Three Battles/Conflicts. The name "Sanchin" reflects the kata's focus on the three key elements of mind, body, and breath, all of which are central to martial arts training. Sanchin kata is unique in that it's often practiced with a breathing pattern called "ibuki" or "ibuki-no-kokyu," where the practitioner takes short, forceful breaths while performing the movements. This breathing technique helps cultivate physical and mental strength, as well as control over one's energy and focus.
Sanchin is the foundation for all other kata, and is generally considered to be the most important kata to learn.
Attack & Destroy. Gekisai Dai Ichi is a kata that emphasizes powerful and straightforward techniques, as well as the fundamental principles of stance, balance, and coordination. It is designed to teach practitioners basic movements and principles while promoting strength, focus, and correct body mechanics.
These kata were created around 1940 by Chojun Miyagi and Nagamine Shoshin as beginners' kata, to introduce the basic forms of karate (kihon).
Gekisai Dai Ni builds upon the principles introduced in Gekisai Dai Ichi, with a focus on advancing techniques and movements. It emphasizes fluidity, precision, and balance while incorporating additional techniques and variations.
Smash and Tear Apart. Saifa kata is known for its explosive and powerful techniques, quick movements, and emphasis on close-range combat. Saifa focuses on utilizing body dynamics, hip rotation, and efficient movement to generate power in each technique.
The kata also emphasizes stance transitions, footwork, and rapid changes in direction, reflecting its practical application in close-quarters combat scenarios. It contains quick whipping motions, hammerfists, and back fist strikes.
Control/Suppress and Pull. Key aspects of Seiyunchin include tension, relaxation and circular movements. The practitioner learns to blend power and fluidity while maintaining a stable and balanced stance.
Seiyunchin is often practiced with deliberate and slow movements, allowing practitioners to internalize the principles and subtleties of the techniques. Through regular practice, students develop physical strength, mental focus, and an understanding of how to apply the techniques in self-defense situations. Kata demonstrates the use of techniques to unbalance, throw and grapple, contains close-quartered striking, sweeps, take-downs and throws.
36 Hands. Includes intricate hand techniques and flowing movements. The kata emphasizes balance, coordination, and the application of power in each movement. Through the practice of Sanseru, practitioners develop a deeper understanding of body mechanics, timing, and the practical application of techniques in a variety of scenarios. They refer to a systematic method and understanding of certain groupings of vital acupressure points. Kata teaches how to move around the opponent in close quarters fights and emphasizes the destruction of the opponent's mobility by means of kansetsu geri.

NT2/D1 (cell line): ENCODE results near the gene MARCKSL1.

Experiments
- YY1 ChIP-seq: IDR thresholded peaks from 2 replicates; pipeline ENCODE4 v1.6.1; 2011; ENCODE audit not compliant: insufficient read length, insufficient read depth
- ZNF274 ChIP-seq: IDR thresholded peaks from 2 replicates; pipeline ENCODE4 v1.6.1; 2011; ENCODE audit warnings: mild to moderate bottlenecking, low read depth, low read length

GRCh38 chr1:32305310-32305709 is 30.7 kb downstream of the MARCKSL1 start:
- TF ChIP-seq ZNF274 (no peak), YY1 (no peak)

Four Directions/Gates of Conflict/Attack. It emphasizes both offensive and defensive techniques and incorporates a combination of strikes, blocks, and grappling-like movements. Key features of Shisochin include a focus on controlling an opponent's limbs and utilizing close-quarters techniques. Kata integrates powerful linear attacks (shotei zuki) and circular movements and blocks.
18 Hands. This kata features strong and forceful movements with an emphasis on power generation. Key features of Sepai include a focus on generating power from the hips and core, as well as effective use of body rotation.
This kata incorporates both the four directional movements and 45° angular attacks and implements techniques for both long distance and close quarter combat.
13 Hands. Known for its unique footwork and hand techniques, Sesan emphasizes precision and coordination.
Holding Ground. A kata that focuses on continuous circular movements and smooth transitions. Stance transitions are quick and explosive while the hands techniques are employed using "muchimi" or a heavy, sticky movement.
108 Hands. This is a longer and more complex kata that challenges practitioners with its intricate movements.
Suparinpei is deceptive in that it appears simple in execution but when combined with transitions and changing tempos, it is only surpassed by Sanchin in technical difficulty and understanding.
Turning Palms. It focuses on circular and flowing movements, breath control, and internal energy development. Tensho is sometimes referred to as the "soft" counterpart to the "hard" Sanchin kata in Goju-ryu. Tensho can be considered the ju (soft) counterpart of the sanchin's go (hard) style.